We need to look at how economics, as portrayed in political discourse by way of simple narratives (i), is a fairy tale much like religion is. To be fair, the field of economics is a science (ii) – assumptions are stated and predictions are made – but once ideas become repackaged as absolutes for use as rhetoric, as the “invisible hand” (v), then we must put them in their place, right next to religion.
Admittedly there is an aesthetic to economics – in its coherence and logic – and I get why many economists are attracted to it. But after looking at how deductive and assumption-laden neoclassical economics is, especially when presented formally, it is indeed a miracle that homo economicus (iii) survives at all. Here, we will look at how its axioms create the rational man.
Types of Reasoning
It will be helpful to review the different types of reasoning we engage in before going any further. When we make observations from our natural world to form more general conclusions, then we are reasoning inductively, and when we base our conclusions on reasoning alone without observation, then we are reasoning deductively.
In other words, deductive reasoning is to a philosopher as inductive reasoning is to a scientist. In reality, we use both types of reasoning (iv) but a distinction is that deduction can work with claims that are not true but still be valid, as illustrated below.
- All people are rational. [premise]
- Jon is a person. [premise]
- Therefore Jon is rational. [conclusion]
People can be rational, but if we know Jon, who can be irrational, then this conclusion can’t be true. But it is still logically valid – that is, the conclusion follows from the premises. This is how neoclassical economics works because they start with assumptions and then deduce models from it. In fact, its appeal was because it claimed to be “completely axiomatized” akin to mathematics (see comment #2).
Axioms of Economics
Below are the three assumptions that the entire field is built upon, often referred to as axioms. The first assumption says that “we have rational preferences” which means we can assign value to specific items or services. More specifically, rational choice theory says that we pick outcomes that provide us with the greatest benefits and satisfaction given the choices available.
- we have rational preferences
- we maximize our utility
- we all have perfect information
The second assumption is that we “maximize our utility” or self-interest, which equates to rational choice theory defined above. Note that as long as we consistently rank what choices are important, then the goals, which are based on our preferences and desires, can be anything per rational choice theory.
“Perfect information” means everyone has access to the same information on pricing and that we know our utility. In conclusion, we have explained how the model for a rational actor works, known as homo economicus, as it’s just a summary of the axioms. To be succinct, it is a man that is consistently rational, self-interested, and who pursues his subjectively-defined ends optimally .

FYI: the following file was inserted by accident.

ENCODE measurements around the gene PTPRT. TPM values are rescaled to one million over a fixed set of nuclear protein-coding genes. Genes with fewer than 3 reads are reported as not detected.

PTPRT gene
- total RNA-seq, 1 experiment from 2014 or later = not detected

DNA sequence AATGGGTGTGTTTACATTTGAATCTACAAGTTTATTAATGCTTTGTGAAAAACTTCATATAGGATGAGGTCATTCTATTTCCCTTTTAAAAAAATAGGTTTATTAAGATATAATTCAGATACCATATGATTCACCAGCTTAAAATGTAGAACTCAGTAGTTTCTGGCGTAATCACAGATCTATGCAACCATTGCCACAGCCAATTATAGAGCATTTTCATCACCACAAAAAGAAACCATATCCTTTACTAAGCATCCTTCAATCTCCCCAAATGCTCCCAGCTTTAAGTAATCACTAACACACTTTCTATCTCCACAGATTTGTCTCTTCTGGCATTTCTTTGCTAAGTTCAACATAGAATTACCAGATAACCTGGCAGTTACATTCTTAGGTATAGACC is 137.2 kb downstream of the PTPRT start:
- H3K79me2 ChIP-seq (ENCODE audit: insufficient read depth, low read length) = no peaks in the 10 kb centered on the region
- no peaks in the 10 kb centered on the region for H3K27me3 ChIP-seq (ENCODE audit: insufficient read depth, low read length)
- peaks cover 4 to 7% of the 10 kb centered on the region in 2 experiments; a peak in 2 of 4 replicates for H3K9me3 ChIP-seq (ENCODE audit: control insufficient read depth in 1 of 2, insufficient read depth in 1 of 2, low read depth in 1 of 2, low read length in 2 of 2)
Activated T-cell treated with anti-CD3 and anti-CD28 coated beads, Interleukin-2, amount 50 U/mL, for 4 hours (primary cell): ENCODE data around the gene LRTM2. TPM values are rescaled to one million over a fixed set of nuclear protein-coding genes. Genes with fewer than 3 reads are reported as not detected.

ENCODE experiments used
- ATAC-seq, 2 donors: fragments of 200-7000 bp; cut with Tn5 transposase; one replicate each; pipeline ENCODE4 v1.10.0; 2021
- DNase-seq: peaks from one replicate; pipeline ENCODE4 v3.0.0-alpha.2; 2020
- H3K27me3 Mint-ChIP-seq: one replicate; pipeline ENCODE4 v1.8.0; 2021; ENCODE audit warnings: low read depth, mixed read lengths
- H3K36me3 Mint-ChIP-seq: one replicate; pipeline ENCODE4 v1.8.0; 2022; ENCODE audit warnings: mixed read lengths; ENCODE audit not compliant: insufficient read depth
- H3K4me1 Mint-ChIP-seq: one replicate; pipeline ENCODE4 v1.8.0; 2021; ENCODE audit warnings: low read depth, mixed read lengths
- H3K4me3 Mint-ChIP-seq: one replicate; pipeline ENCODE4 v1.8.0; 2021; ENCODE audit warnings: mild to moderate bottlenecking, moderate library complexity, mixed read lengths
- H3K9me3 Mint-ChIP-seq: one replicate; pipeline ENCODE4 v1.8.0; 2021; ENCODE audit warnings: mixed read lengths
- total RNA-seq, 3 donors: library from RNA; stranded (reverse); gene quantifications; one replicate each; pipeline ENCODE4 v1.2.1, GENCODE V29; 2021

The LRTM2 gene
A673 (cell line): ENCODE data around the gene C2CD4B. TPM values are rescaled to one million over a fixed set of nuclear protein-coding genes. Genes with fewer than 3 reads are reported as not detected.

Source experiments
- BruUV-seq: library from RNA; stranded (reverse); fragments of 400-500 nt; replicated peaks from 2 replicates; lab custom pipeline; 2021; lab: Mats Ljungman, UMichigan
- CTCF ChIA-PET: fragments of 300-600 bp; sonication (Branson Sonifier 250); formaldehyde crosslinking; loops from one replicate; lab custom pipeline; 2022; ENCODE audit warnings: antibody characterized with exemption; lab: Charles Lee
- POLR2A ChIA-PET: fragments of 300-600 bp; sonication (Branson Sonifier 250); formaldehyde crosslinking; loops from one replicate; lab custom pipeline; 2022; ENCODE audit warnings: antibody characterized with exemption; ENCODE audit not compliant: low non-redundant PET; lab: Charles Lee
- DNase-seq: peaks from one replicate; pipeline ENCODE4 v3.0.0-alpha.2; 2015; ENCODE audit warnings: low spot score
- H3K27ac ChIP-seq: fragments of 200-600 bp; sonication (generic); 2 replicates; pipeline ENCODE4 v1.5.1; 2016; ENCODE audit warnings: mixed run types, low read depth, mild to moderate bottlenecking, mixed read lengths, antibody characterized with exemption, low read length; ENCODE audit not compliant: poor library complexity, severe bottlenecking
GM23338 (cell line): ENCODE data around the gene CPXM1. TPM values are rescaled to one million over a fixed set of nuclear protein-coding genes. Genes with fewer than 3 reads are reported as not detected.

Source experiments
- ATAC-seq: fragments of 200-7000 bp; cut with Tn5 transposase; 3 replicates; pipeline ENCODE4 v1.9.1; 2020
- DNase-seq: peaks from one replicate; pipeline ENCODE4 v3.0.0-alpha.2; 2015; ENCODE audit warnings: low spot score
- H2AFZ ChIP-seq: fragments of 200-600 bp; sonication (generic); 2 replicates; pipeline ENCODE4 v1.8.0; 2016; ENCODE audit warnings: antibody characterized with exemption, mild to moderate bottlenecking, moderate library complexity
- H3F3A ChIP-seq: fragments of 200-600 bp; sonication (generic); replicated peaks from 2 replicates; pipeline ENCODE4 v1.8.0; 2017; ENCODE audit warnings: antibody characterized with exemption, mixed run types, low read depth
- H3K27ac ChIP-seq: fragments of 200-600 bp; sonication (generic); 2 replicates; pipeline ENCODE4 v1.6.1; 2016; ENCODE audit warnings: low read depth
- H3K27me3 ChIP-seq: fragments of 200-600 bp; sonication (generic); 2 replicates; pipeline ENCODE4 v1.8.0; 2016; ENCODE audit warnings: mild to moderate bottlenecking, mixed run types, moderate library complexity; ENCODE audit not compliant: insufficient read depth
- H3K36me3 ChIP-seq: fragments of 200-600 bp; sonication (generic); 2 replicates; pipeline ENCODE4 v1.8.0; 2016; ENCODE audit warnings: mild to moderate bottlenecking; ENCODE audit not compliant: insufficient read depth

i) I am referring to the simplified version used for political discourse purposes, which are a series of myths and narratives; for example, “government intervention is always bad” and the market is “infinitely wise”.
ii) If assumptions are explicit and neoclassical economics attempts to make predictions, then it at least deserves to be in the category of science. The question should always be how well does it do its job and not framed in absolute terms.
iiI) Homo economicus is a model for how man makes decisions regarding his needs and wants. The exact definition is a human agent who is consistently rational, narrowly self-interested, and who pursues their subjectively-defined ends optimally. 
iv) Actually, we reason neither deductively nor inductively but through inference. In fact, deduction and induction are human inventions that just so happen to have utility. There is no such thing as “universal logic.”
v) I have argued that the “invisible hand” is more of a rhetorical device to promote neoliberalism policies than it is an economic insight. I don’t want to, however, give the impression that it has no value because economists have given it utility.
It can refer to the increased or created utility for both the buyer and seller after a voluntary exchange of goods or services as well as driving competition amongst firms to meet our needs for lower prices, which results in commoditization .
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 Frank, Robert H.. The Darwin Economy (p. 27). Princeton University Press.
 Kennedy, Gavin. Adam Smith and the Invisible Hand: From Metaphor to Myth. Econ Journal Watch 6(2): 239–263.
 Lakoff, George. Moral Politics . University of Chicago Press.
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